One common remark applies to all the nine expressions which I have just gone through. They all give us the simplest idea of faith or believing that man can desire. No one of them implies the notion of anything mysterious, great, or meritorious in the act of belief. All represent it as something within reach of the weakest and feeblest sinner, and within the comprehension of the most ignorant and unlearned. Grant for a moment that a man says he cannot understand what faith in Christ is. Let him look at the nine expressions under which faith is described in Scripture, and tell me, if he can, that he cannot understand them. Surely he must allow that coming to Christ, looking to Christ, committing our souls to Christ, laying hold on Christ, are simple ideas. Then let him remember that coming, looking, and committing our souls to Christ, are, in other words, believing.

And now, reader, if you love peace of conscience in your religion, I entreat you to grasp firmly the great doctrine which I have tried to set before you, and never let it go. Hold fast the grand truth, that saving faith is nothing but simple trust in Christ, that faith alone justifies, and that the one thing needful in order to obtain an interest in Christ is to believe. No doubt repentance, holiness, and charity are excellent things. They will always accompany true faith. But in the matter of justification, they have nothing to do. In that matter, the one thing needful is to believe. No doubt belief is not the only grace to be found in the heart of a true Christian. But only belief gives him an interest in Christ. Prize that doctrine as the peculiar treasure of Christianity. Once let it go, or add anything to it, and there is an end of inward peace.

Prize the doctrine for its suitableness to the wants of fallen man. It places salvation within reach of the lowest and vilest sinner, if he has but heart and will to receive it. It asks him not for works, righteousness, merit, goodness, worthiness. It requires nothing of him. It strips him of all excuses. It deprives him of all pretext for despair. His sins may have been as scarlet. But will he believe? Then there is hope.

Prize the doctrine for its glorious simplicity. It brings eternal life near to the poor, and ignorant, and unlearned. It does not ask a man for a long confession of doctrinal orthodoxy. It does not require a store of head knowledge, and an acquaintance with articles and creeds. Does the man, with all his ignorance, come to Christ as a sinner, and commit himself entirely to Him for salvation? Will he believe? If he will, there is hope.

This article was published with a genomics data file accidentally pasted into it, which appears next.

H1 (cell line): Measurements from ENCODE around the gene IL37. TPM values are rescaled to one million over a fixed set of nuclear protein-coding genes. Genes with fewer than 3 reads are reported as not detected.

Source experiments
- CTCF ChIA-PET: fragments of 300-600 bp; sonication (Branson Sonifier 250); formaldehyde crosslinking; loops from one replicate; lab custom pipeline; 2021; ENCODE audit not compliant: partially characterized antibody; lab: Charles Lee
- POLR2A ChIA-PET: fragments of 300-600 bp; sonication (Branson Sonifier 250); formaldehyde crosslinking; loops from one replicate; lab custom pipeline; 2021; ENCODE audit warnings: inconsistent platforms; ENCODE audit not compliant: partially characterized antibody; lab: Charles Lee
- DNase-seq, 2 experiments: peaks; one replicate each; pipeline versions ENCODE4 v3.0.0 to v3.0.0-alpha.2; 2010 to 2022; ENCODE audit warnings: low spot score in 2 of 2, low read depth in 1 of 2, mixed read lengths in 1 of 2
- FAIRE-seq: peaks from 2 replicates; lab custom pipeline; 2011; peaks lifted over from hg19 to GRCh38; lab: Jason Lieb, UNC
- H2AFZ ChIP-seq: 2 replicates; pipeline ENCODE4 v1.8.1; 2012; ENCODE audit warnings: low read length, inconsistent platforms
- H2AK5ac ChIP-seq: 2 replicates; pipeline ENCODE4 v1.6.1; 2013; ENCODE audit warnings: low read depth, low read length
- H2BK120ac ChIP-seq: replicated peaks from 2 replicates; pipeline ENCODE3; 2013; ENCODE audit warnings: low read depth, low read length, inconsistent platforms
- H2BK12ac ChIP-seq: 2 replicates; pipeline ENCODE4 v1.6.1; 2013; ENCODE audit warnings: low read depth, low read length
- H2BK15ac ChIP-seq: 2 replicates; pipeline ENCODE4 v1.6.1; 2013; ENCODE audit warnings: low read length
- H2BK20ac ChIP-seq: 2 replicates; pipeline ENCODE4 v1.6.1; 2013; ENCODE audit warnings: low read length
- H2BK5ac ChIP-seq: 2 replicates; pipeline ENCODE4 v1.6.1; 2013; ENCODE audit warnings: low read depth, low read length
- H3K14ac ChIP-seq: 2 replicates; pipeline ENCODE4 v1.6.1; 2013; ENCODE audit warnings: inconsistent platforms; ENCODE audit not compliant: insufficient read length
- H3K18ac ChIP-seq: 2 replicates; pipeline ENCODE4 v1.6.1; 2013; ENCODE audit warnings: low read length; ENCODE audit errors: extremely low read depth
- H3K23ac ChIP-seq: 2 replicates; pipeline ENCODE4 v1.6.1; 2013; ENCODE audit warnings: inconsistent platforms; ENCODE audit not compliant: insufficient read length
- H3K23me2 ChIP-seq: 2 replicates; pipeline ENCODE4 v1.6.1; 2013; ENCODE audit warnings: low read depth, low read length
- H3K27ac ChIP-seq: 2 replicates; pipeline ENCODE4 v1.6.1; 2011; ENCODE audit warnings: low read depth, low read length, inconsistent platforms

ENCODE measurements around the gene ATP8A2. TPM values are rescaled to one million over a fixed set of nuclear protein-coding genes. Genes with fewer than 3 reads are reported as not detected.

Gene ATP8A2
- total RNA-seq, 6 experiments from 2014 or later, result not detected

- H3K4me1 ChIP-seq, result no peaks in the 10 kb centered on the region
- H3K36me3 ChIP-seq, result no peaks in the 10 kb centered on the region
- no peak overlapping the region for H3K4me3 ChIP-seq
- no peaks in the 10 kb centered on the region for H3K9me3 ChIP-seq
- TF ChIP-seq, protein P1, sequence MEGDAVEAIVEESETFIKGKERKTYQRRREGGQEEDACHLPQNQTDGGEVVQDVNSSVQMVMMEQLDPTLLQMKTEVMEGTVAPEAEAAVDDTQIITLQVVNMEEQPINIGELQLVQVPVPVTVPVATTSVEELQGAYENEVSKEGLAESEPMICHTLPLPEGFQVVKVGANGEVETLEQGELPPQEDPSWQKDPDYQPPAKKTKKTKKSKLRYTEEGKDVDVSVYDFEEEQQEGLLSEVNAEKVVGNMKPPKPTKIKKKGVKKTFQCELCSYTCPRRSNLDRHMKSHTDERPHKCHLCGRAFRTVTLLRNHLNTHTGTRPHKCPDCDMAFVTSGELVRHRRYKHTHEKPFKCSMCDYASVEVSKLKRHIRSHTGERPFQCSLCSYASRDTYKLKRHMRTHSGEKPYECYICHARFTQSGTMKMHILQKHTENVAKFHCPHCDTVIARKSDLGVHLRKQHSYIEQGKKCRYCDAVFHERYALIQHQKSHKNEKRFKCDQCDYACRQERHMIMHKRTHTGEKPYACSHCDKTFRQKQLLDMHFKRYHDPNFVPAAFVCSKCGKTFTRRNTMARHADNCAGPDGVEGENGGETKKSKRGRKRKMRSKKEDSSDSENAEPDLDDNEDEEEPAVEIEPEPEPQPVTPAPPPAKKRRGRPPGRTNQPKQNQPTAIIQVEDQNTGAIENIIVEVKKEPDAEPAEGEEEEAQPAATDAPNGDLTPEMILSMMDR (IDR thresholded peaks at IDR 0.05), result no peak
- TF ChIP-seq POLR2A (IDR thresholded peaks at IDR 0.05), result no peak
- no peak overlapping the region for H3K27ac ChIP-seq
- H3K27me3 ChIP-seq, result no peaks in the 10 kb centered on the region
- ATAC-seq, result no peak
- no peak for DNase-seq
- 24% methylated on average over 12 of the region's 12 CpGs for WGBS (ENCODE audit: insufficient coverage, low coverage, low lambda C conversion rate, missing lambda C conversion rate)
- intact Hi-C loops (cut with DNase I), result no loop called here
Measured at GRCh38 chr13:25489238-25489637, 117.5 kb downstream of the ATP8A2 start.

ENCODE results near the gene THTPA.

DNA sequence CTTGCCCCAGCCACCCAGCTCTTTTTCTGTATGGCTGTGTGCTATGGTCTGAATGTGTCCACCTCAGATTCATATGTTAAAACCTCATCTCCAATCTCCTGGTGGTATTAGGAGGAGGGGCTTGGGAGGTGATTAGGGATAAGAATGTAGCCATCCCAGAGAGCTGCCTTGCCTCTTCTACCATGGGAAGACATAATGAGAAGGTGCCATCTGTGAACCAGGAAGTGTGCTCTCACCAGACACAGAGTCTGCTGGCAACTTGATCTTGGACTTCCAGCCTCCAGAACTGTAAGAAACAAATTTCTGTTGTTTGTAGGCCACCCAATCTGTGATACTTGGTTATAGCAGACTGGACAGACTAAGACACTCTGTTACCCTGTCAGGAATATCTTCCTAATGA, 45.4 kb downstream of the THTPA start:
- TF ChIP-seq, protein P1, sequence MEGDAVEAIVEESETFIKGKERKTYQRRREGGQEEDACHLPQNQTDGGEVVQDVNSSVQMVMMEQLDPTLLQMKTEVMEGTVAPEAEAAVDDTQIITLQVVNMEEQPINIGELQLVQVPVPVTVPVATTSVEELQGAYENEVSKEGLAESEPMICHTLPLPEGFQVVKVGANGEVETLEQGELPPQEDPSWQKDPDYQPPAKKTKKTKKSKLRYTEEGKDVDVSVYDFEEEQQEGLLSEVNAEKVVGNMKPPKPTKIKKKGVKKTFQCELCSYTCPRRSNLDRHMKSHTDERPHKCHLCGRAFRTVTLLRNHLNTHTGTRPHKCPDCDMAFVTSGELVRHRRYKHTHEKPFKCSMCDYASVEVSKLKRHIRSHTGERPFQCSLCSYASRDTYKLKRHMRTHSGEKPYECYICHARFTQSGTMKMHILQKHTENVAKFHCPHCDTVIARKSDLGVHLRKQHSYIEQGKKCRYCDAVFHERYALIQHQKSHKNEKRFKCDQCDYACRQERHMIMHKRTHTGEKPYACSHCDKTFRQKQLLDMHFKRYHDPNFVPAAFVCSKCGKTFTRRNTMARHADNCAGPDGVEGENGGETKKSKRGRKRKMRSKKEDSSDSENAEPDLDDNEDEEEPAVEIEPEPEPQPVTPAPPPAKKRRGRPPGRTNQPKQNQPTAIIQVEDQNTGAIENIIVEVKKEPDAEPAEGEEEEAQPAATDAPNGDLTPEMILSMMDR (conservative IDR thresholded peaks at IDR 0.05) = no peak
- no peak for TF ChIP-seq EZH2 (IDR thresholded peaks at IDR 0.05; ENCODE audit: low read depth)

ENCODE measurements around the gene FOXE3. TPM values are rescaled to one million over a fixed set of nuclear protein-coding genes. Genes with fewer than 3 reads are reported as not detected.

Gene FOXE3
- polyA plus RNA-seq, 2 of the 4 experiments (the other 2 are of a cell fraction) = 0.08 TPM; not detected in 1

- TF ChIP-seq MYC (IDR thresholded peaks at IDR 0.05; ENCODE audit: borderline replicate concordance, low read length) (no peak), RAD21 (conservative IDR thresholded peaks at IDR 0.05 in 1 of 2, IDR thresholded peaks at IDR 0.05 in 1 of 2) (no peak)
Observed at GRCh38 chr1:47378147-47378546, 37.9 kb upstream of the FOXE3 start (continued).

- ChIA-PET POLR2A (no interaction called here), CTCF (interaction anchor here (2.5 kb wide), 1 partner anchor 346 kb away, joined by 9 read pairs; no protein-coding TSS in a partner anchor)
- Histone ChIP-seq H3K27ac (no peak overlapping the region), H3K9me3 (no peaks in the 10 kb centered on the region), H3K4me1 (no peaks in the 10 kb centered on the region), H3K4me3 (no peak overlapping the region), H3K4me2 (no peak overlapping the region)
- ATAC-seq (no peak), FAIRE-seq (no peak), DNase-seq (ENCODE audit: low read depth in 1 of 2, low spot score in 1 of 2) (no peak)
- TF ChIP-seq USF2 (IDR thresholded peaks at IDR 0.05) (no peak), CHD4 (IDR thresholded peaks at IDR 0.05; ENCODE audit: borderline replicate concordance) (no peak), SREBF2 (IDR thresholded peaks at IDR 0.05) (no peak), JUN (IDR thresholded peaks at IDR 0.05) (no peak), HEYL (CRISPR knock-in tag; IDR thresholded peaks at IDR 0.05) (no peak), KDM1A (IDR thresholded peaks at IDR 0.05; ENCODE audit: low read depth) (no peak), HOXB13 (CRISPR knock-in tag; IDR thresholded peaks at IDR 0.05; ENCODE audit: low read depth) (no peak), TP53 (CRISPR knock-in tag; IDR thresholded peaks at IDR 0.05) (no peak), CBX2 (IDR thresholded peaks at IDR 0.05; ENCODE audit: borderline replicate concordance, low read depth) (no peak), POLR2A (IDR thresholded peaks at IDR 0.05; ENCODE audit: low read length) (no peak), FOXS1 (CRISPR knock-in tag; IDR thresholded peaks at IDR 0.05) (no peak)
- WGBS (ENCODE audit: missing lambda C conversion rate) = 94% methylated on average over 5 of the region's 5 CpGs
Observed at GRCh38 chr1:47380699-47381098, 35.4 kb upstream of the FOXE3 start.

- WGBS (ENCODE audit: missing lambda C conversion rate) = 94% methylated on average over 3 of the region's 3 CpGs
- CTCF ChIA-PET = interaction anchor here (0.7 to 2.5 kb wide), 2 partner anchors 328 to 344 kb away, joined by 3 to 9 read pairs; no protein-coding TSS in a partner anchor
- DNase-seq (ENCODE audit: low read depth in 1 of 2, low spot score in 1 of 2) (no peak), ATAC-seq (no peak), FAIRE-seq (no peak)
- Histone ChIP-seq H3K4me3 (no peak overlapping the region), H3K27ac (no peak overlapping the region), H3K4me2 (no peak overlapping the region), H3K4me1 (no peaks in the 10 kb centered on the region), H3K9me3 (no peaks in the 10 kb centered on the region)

Above all, prize the doctrine for the glorious breadth and fulness of its terms. It does not say "the elect" who believe, or "the rich" who believe, or "the moral" people who believe, or "the Churchman" who believes, or "the Dissenter" who believes, these, and these only shall be saved. Oh! no, it uses a word of far wider signification: It says, "Whosoever believeth, shall not perish." Whosoever, whatever his past life, conduct, or character, whatever his name, rank, people, or country, whatever his denomination, and whatever place of worship he may have attended; whosoever believeth in Christ shall not perish.

Reader, this is the Gospel. I marvel not that St. Paul wrote those words, "if we, or an angel from heaven, preach any other Gospel unto you than that which we have preached unto you, let him be accursed" (Gal. i. 8).
And I do not think one will find a clearer explanation of the Gospel than this. May the Lord grant that many will rediscover these truths--or discover them for the first time.

TOPICS: Mainline Protestant

1 posted on 05/05/2006 7:05:43 PM PDT by sionnsar
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To: ahadams2; meandog; gogeo; Lord Washbourne; Calabash; axegrinder; AnalogReigns; Uriah_lost; ...
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Speak the truth in love. Eph 4:15

2 posted on 05/05/2006 7:06:47 PM PDT by sionnsar (†† | Iran Azadi 2006 | SONY: 5yst3m 0wn3d - it's N0t Y0urs)
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To: sionnsar
He slips in too many slams against the Catholics for me to read him with enjoyment.

In the last installment you published, there was a doozy. And it was wholly unnecessary to his argument too - just thrown in there.

Gives me the same kinda feeling I get when I read Charles Kingsley's novels (The Water Babies and Westward Ho!, e.g.). Great books, but he just can't resist throwing in totally gratuitous uglies against the Romans.

3 posted on 05/06/2006 10:30:35 AM PDT by AnAmericanMother ((Ministrix of Ye Chase, TTGC Ladies' Auxiliary (recess appointment)))